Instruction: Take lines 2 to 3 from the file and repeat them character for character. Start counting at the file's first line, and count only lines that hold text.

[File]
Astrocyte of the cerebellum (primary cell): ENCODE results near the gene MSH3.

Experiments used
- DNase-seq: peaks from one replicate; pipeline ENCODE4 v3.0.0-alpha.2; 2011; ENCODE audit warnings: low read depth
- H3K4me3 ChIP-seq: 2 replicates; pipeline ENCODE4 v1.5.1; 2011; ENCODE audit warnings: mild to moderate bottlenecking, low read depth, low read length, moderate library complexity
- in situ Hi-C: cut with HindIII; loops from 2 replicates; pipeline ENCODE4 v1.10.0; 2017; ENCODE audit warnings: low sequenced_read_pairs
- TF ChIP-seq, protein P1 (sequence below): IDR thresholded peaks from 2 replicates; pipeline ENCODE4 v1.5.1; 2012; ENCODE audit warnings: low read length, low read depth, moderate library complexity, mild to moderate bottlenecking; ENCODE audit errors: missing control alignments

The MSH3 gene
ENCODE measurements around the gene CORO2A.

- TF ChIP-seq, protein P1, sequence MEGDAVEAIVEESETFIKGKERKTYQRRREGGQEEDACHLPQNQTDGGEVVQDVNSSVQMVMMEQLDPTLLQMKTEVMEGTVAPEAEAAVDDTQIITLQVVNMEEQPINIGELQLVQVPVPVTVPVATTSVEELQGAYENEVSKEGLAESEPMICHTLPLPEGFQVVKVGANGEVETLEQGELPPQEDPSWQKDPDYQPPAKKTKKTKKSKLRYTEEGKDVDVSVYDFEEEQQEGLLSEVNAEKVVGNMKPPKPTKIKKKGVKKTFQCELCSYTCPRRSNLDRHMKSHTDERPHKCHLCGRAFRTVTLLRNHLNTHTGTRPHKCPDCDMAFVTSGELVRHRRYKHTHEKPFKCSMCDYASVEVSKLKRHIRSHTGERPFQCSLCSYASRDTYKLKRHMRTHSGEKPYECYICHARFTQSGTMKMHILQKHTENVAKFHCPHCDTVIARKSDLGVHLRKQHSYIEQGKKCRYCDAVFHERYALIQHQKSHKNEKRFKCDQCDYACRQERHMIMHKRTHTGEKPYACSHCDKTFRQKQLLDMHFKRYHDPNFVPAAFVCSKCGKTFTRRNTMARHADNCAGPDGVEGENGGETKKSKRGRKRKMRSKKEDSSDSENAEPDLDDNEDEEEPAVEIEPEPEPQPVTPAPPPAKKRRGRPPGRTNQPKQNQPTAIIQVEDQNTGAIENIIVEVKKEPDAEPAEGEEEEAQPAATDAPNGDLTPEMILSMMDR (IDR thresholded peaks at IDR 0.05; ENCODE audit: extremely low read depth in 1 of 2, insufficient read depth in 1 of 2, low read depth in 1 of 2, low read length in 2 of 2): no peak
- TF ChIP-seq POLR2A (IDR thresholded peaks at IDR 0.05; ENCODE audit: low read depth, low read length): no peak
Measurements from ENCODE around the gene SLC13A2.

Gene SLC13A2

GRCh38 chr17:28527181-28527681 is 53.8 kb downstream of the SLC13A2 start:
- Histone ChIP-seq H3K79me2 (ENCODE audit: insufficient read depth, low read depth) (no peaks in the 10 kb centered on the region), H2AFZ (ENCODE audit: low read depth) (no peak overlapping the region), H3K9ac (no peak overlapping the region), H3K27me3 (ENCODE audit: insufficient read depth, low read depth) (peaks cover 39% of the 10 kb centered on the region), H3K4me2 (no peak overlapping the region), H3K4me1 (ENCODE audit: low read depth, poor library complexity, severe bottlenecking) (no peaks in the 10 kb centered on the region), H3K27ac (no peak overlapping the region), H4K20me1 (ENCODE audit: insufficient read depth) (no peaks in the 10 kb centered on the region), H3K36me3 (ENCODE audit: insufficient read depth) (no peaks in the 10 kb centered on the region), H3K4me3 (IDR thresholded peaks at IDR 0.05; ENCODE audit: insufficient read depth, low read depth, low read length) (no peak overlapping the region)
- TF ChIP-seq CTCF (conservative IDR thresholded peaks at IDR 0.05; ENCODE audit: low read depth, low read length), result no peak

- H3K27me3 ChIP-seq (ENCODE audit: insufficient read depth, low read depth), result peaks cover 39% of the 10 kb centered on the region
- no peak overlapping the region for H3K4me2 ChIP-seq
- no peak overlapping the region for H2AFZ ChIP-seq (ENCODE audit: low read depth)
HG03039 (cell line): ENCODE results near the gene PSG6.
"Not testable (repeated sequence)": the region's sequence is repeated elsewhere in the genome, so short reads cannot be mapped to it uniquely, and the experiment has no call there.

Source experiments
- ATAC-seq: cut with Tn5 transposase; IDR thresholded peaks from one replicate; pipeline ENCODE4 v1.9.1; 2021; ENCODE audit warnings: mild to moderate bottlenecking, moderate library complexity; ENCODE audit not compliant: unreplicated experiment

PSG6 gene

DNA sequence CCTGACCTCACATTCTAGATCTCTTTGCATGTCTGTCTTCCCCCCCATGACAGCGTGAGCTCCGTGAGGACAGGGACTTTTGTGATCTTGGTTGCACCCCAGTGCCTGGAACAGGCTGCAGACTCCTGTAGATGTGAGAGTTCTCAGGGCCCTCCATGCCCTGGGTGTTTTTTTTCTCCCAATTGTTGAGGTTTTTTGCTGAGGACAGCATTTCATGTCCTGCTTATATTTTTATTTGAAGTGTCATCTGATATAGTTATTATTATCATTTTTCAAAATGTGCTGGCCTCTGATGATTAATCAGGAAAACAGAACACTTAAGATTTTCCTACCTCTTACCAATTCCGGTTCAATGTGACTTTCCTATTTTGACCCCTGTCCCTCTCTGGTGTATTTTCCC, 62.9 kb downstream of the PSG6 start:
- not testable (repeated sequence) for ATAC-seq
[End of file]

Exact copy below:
Experiments used
- DNase-seq: peaks from one replicate; pipeline ENCODE4 v3.0.0-alpha.2; 2011; ENCODE audit warnings: low read depth